"However, if we’re talking about the way the populace thinks about doping, there really aren’t any differences: if a foreign athlete gets caught, then the system works. If a countryman tests positive, there must have been a procedural error (laughs). This holds true here, in Russia and in the US."
I always find it striking how often people point to the laboratories involved in doping testing when, yet again, they cast doubt on test results after an athlete is given harsh sanctions. I want to emphasize that mistakes like these are extremely rare since the process used in accredited labs is really rigorous and the consequences connected to making such mistakes are truly disastrous for all involved.
"What’s also interesting, is the differing attitude people have in the current climate towards corona tests compared to doping tests. The Belgian hurdling athlete Eline Berings experienced this recently. She was denied access to the EC for athletics due to a positive corona test. Later, it became clear that the test was a false positive, but the relevant authorities didn’t rescind their decision! And to add insult to injury, there were no financial compensations or even an statement of apology. Such a thing would be unthinkable in the case of a false positive doping test."
Do athletes weigh in enough on the public discourse regarding doping?
"Sadly, no, most don’t. No matter how you spin it, when you get down to it, doping monitoring is in essence a negative story. Most big names in sports completely agree with the necessity to monitor doping but, at the same time, don’t publicly state that they do, which is unfortunate. I think people are afraid to associate themselves with something that has negative connotations, as though they could get burned and suffer damage to their public image."
"The lack of resources in doping monitoring is, in fact, a direct result of this. Policy makers don’t like putting doping on the agenda because it’s not a sexy subject. It’s similar to cancer research in that respect. Here’s a field of research in which extraordinary things are being done, but that, at the same time, also suffers from a structural lack of resources. Why is this? It’s because people don’t like talking about cancer. They don’t like being associated with it. It’s something everybody instinctually recognizes, this inherent awkwardness whenever anyone broaches the subject."
"Besides this, athletes also don’t like talking about doping monitoring in a positive way because many of them experience it negatively. This is understandable. It bothers people to have to prove their innocence without actually having done anything wrong. It also doesn’t help that monitors have to ensure there is no foul play in the production of samples and that the only way to do this, is by direct observation. In a way, this is a breach of privacy. I wouldn’t enjoy it either if a doctor, who I wouldn’t even be able to choose myself, would have to join me in the bathroom, just so that I would be allowed to go to work."
Don’t progressively more difficult to detect forms of doping, such as gene doping, in which athlete’s DNA itself is altered to improve performance, discourage you?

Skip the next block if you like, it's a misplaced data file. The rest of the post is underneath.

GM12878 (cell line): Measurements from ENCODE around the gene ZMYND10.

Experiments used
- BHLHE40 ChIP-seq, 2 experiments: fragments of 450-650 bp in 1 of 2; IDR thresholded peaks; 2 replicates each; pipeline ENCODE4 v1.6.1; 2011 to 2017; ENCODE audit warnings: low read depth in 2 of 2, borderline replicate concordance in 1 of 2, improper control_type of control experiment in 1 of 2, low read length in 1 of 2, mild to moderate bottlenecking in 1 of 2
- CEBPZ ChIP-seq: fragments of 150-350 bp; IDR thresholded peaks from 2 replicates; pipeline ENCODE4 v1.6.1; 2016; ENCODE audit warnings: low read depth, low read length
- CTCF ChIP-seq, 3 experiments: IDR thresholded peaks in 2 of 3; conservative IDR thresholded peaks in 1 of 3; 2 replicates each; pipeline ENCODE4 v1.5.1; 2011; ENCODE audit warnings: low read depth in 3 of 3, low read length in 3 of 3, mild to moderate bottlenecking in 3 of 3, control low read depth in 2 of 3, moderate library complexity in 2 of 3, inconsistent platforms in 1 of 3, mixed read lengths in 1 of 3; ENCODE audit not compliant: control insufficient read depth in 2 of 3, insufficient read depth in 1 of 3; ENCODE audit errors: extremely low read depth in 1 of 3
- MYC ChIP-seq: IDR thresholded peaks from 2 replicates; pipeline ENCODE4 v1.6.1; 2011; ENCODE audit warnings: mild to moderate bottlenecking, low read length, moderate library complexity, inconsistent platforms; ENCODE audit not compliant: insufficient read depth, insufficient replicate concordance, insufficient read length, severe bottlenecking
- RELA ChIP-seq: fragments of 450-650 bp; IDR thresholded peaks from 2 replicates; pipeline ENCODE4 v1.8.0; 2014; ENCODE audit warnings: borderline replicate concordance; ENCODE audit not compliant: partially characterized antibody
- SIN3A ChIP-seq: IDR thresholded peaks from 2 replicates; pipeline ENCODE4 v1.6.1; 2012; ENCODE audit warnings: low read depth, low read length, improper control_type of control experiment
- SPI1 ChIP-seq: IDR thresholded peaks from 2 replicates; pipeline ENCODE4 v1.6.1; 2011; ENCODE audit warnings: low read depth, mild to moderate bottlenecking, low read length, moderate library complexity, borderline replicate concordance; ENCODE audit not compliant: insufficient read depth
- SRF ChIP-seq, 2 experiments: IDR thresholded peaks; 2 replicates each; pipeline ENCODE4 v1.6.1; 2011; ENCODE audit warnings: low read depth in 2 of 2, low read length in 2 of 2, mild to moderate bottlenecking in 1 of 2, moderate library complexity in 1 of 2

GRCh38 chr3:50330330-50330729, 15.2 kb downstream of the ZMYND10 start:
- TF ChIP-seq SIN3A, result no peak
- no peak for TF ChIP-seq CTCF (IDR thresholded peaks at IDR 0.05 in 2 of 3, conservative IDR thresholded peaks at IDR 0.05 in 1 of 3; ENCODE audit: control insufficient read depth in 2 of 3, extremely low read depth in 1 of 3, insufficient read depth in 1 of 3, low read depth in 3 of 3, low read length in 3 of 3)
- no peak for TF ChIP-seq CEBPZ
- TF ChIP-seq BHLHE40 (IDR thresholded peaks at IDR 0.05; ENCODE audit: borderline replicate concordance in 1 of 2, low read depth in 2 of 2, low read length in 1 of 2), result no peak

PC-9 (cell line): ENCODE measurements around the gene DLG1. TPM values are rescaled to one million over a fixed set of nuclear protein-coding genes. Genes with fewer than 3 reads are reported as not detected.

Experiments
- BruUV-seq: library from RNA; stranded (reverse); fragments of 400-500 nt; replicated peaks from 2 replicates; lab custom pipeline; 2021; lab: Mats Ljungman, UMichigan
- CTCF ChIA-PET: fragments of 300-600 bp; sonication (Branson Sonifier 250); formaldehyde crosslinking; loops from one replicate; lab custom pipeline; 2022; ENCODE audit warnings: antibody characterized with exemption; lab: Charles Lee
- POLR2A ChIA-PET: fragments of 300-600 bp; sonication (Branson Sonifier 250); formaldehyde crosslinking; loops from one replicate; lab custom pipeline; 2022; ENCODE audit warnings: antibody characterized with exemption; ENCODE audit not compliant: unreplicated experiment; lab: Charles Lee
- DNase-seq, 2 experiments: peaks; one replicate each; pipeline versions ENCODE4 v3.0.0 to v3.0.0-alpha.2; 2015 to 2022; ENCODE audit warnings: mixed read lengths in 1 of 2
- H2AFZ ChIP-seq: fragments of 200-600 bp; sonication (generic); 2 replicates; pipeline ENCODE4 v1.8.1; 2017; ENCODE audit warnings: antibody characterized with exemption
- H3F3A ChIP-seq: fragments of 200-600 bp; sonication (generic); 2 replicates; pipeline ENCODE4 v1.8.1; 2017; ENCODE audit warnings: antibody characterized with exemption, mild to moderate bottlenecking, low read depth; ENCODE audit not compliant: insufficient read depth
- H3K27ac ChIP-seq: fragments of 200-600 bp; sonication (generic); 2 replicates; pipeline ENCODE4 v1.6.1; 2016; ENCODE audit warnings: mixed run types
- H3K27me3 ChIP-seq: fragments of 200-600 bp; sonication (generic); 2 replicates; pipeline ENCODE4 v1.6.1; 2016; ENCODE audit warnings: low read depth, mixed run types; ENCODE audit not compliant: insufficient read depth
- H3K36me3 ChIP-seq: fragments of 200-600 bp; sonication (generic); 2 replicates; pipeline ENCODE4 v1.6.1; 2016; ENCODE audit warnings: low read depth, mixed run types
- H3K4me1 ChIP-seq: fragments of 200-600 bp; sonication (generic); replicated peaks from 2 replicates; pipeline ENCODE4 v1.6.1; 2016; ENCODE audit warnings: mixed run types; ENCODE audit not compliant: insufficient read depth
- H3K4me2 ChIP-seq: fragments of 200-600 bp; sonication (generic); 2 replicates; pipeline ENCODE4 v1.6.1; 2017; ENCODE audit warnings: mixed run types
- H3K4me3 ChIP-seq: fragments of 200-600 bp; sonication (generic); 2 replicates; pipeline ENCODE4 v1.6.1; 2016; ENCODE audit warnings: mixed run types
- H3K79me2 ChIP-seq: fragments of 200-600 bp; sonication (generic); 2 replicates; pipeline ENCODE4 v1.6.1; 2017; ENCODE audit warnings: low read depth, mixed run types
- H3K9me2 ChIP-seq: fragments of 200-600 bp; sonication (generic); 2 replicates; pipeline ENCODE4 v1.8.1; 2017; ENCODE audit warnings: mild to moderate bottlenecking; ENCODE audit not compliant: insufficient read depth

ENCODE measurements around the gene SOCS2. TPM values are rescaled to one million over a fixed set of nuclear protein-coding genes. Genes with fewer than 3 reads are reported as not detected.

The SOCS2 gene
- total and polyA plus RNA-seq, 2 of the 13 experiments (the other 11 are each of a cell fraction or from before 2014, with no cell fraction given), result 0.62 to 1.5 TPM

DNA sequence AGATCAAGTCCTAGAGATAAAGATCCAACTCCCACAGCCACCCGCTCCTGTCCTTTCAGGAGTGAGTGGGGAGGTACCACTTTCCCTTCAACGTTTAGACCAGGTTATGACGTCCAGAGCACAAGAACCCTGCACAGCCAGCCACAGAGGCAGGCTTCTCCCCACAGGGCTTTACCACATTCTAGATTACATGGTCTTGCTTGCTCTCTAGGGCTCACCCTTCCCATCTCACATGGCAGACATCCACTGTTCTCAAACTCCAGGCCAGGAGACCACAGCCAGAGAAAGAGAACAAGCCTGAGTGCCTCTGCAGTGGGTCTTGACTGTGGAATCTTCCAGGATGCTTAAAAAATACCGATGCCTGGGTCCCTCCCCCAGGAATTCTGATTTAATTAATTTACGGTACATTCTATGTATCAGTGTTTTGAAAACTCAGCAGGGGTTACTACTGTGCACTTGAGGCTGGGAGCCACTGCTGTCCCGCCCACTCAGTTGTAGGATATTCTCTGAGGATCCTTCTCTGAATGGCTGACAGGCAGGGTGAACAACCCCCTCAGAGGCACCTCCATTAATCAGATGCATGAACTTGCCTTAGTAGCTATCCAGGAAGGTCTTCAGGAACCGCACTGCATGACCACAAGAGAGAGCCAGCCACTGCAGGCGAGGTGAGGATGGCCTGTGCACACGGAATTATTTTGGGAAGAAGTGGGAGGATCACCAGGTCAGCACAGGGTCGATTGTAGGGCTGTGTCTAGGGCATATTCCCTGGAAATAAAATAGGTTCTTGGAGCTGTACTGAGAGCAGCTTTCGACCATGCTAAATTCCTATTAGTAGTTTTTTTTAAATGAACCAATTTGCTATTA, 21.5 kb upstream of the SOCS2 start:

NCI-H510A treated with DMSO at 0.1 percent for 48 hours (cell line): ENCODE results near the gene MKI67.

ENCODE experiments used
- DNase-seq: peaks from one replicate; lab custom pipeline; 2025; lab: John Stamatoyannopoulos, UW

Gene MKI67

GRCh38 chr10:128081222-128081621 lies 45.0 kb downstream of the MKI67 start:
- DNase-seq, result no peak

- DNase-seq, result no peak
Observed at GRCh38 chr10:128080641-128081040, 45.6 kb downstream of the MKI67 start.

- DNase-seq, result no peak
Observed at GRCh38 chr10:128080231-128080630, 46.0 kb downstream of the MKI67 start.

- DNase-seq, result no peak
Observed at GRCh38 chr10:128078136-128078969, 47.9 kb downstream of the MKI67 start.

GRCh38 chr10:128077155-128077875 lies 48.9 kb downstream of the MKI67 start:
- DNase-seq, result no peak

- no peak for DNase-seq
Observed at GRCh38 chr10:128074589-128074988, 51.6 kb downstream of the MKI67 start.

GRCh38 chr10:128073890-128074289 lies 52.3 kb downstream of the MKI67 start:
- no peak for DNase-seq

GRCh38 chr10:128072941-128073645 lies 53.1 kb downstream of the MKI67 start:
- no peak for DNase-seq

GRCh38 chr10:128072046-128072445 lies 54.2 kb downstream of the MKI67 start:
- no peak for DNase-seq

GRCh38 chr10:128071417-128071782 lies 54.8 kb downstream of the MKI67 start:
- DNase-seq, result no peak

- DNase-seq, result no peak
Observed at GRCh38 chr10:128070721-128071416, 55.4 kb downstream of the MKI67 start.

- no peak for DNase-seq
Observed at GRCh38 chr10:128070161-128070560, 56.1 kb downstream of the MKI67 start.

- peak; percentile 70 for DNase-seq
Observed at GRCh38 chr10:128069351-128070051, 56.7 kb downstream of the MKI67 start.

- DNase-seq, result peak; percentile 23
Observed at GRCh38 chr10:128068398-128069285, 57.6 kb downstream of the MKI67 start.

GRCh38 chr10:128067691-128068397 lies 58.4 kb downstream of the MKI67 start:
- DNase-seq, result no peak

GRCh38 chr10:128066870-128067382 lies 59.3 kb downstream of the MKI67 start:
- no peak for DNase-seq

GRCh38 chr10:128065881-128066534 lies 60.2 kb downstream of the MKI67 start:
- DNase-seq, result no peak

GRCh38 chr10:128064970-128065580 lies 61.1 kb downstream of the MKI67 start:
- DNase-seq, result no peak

"On the contrary, doping monitoring is like the story of the poacher and the gamekeeper. The poacher will always find new and more sophisticated poaching methods and the gamekeeper will always be hot on his tail. Of course, the gamekeeper will usually be one step behind – but not always! That’s what’s important."
"New methods have been developed to detect gene doping and these will be in use at the Olympic Games in Tokyo. As of yet, there are no indications that gene doping is being used widely. However, I don’t doubt that, sooner or later, gene doping will become a more common phenomenon due to gene therapy being used in a large range of applications outside of sports. "
"Coincidentally, right now we’re working on a project to develop an alternative testing method for gene doping which will pre-empt future circumvention, together with the University of Groningen and the Centre for Medical Genetics at the Ghent University Hospital."
Is this a DoCoLab specialty?
"Our research focus is on the development of methods to detect low concentrations of substances in samples. In 2012, for example, we developed a better method to detect low concentrations of stanozolol, a steroid that has been in use since the 80s. Using our methodology, re-analysis of samples from the Olympics in Peking in 2008 and London in 2012 came up with 113 new positive tests."
"Among other things, this retroactively caused the Belgian relay team with Kim Gevaert and Elodie Ouedraogo to get the gold instead of the silver due to one of the athletes in the Russian team testing positive. The gamekeeper is always one step behind, but in the end, he always catches the poacher."
What role is the DoCoLab going to play at the Olympics in Tokyo?
"Primarily sample analysis. Pre-Olympic testing, the testing of athletes before they are sent to the Games, is gradually finding wider use internationally. This has caused a large increase in samples to analyse at our lab. The second role we play is done by the delegation we are sending to the Olympic lab. Our colleagues Kris Roels and Wim Van Gansbeke are going to the Olympic Games and Fiona Hooghe and Koen Deventer are going to the Paralympics. They will man the machines and check results in Tokyo."
"The corona measures in Tokyo will undoubtedly make this year’s Games a very strict affair. My colleagues’ travel options have been severely restricted by the local government, which is obviously understandable. They will be allowed to go from their hotel to the lab and back again. I doubt they will see much of the city. It’s unfortunate for them, but it does mean I’m slightly less jealous to have to stay at home this year."